Stovern Wedding 3/03
A week after Hurricane Katrina struck, the Stovern family, who live on the Fort Peck Indian Reservation in Montana, opened their home to two evacuees from New Orleans. Michelle Stovern wrote a journal for Beliefnet as her family tried to help the survivors recover--and restart their lives.

End of a Journey

Well, sorry it has taken me so long to write another article, but I have been sick and out of commission. The doctor said I had pneumonia and exhaustion. But I am back, and trying to recover.

As of Friday, September 16th, 2005 the family that was staying with me returned to the New Orleans area. They are now staying somewhere in Louisiana with another family. I have not talked to them since they left here. I figured they would have contacted me by now, as I still have their dog staying with me.

I wish I could say that I was sad and upset that they left, but I am not. Last week was a long week. The family was starting to become dishonest and disrespectful. My children and I were called nasty names, we were told that we were pigs and that the only reason we were even doing this is because we were getting paid by FEMA. By no means is that true--we have not and will not receive any kind of funding from FEMA. This affected not only me, but my children as well. I feel that I was taken advantage of. My family and I opened our homes, free of charge, fed these two people, gave them clothing, and had the community we live in donate stuff to them. They took this generosity and ran with it. Not once did I hear thank you, or a simple line of gratitude. This really bothers me.

Several people have told me I shouldn't be upset now that they've left. But I feel as if I failed, not only myself, but other people as well. I stated that I felt like this was a test from God, and if it was, I failed him as well. How could I not handle this situation? I am a mother of three and have a father who is dying of renal kidney failure, so stress is part of my daily life. But I just could not handle all that was dealt to me.

I had several people in my community calling my home and my work offering the evacuees employment, but they wouldn't talk to them. I don't know for a fact if they planned on staying here or not, so that could be the reason they weren't looking for employment in the area. My boss asked them if they were going to make Montana their home, and at that time they said they were not sure. But for the life of me I do not understand why when someone is given the chance to start over, to attempt to have a good life, and people who are willing to help you, why that person would not jump on the chance? How could you honestly be happy not working, living off the welfare system? What kind of life is that and why would you want to live that way?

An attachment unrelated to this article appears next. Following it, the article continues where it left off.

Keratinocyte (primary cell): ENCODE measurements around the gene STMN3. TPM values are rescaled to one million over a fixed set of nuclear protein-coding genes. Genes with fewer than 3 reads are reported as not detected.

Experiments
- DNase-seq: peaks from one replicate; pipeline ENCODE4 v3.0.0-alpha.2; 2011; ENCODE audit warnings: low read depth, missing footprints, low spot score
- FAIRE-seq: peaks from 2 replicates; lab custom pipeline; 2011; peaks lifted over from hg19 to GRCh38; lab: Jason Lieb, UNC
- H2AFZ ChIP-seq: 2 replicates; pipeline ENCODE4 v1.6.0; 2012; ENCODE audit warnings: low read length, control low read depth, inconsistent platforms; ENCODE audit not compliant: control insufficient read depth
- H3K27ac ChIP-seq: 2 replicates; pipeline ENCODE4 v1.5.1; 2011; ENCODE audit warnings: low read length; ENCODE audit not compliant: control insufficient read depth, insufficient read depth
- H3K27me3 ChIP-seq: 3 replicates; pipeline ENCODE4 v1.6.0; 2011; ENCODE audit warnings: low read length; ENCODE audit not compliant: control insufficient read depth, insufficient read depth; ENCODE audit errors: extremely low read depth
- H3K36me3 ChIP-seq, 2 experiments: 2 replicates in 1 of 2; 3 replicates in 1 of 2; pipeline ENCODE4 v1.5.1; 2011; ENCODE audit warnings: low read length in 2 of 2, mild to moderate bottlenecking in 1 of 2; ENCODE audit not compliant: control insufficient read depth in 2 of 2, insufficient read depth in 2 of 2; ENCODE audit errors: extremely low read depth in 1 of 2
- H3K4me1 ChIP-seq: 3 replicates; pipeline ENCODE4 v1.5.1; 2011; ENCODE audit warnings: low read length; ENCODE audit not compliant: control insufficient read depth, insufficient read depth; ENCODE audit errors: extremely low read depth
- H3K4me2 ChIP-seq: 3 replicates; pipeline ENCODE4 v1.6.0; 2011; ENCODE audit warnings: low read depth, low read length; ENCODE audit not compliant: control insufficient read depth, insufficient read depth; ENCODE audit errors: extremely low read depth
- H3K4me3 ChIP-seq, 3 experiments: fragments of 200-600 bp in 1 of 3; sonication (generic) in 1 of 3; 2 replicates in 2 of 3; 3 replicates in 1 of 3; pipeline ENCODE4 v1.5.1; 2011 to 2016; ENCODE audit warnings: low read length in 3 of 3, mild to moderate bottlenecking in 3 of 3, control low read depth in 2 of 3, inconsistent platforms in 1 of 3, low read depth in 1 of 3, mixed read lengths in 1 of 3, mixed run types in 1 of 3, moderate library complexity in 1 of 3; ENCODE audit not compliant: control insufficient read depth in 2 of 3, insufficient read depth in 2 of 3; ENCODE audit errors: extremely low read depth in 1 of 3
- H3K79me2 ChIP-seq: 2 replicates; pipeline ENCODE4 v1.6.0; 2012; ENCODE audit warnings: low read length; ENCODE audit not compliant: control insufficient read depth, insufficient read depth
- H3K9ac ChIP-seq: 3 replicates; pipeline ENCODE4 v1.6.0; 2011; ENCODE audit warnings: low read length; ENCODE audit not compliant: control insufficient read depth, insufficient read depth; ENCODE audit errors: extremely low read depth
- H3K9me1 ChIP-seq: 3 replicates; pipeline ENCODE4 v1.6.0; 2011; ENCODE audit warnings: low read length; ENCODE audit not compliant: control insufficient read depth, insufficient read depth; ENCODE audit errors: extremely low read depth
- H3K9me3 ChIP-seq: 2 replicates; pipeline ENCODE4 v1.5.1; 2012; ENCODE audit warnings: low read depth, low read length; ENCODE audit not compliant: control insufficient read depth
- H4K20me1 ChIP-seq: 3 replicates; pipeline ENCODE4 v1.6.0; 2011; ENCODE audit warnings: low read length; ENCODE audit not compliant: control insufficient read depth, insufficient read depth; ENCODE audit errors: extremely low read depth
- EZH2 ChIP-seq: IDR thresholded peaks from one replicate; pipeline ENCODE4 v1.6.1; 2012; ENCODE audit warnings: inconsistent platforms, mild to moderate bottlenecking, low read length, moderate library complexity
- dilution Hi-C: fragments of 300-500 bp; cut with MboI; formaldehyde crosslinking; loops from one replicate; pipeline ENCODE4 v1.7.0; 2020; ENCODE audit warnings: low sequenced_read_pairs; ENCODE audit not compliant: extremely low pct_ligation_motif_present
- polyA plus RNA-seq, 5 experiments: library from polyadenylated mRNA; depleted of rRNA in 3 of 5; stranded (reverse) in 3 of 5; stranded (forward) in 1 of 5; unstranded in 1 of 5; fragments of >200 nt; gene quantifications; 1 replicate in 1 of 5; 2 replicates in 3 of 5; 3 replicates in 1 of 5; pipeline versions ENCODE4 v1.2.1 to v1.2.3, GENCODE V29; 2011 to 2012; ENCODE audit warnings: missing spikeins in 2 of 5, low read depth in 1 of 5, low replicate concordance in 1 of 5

A few people have commented that it is "un-Christian" for me to write this journal about the people staying with me. The ladies that were staying with me knew that I was writing this and have read it, and we did discuss some of the issues at hand. Second of all, the family that was staying with us WERE NOT African-American, as some of the people who made comments assumed. They were white. However, no matter what their race, that was never an issue. I do not believe in judging someone by the color of their skin.

Just as I don't judge people, I have been surprised that so many readers have judged me, without really knowing what my family and the two ladies staying with me went through. How can that be a Christian thing to do?

People have asked what I expected when this all came about. To be honest, I didn't know what to expect. However, I did NOT expect to be lied to, stolen from, called foul names, or to have them be intoxicated and fighting with each other in front of my three children. Nor did I expect the ladies to be my housekeepers, my cooks, or my babysitters. They did help around the house, but only if they were asked to do so. They did cook supper. We (my family) did cook southern foods, and yes, they were told everything about my family before they came here. They knew we worked 40+ hours a week, had three kids, three dogs, and two cats. They did know they were coming to Northeast Montana, and knew that it would be a completely different lifestyle.

Someone stated that I should have had a preacher or a counselor speak with the ladies, and I tried that. A preacher went to my house to speak with them, and was completely ignored and was told that they didn't need to speak with him, that there was nothing to speak about. The counselor, who is a friend of mine, that contacted them, invited them to lunch, but at the end was asked to not contact them again.

In some ways, yes, I failed, but in other ways I achieved more then I set out to do. Do I require thanks for everything that I do in life? By all means, no. If that were the case I wouldn't be were I was at in life today. I have been taught to be patient, and doing so brought me my husband and my children. (Someone stated that my family looked new. Yes, we were married three years ago, have been together for 5, have been BEST FRIENDS for 15 years.) I do understand the stress that these ladies went through, I can't imagine it. If you recall in my first post, I stated that I am not sure I could something like that happening to me, and now I know I couldn't.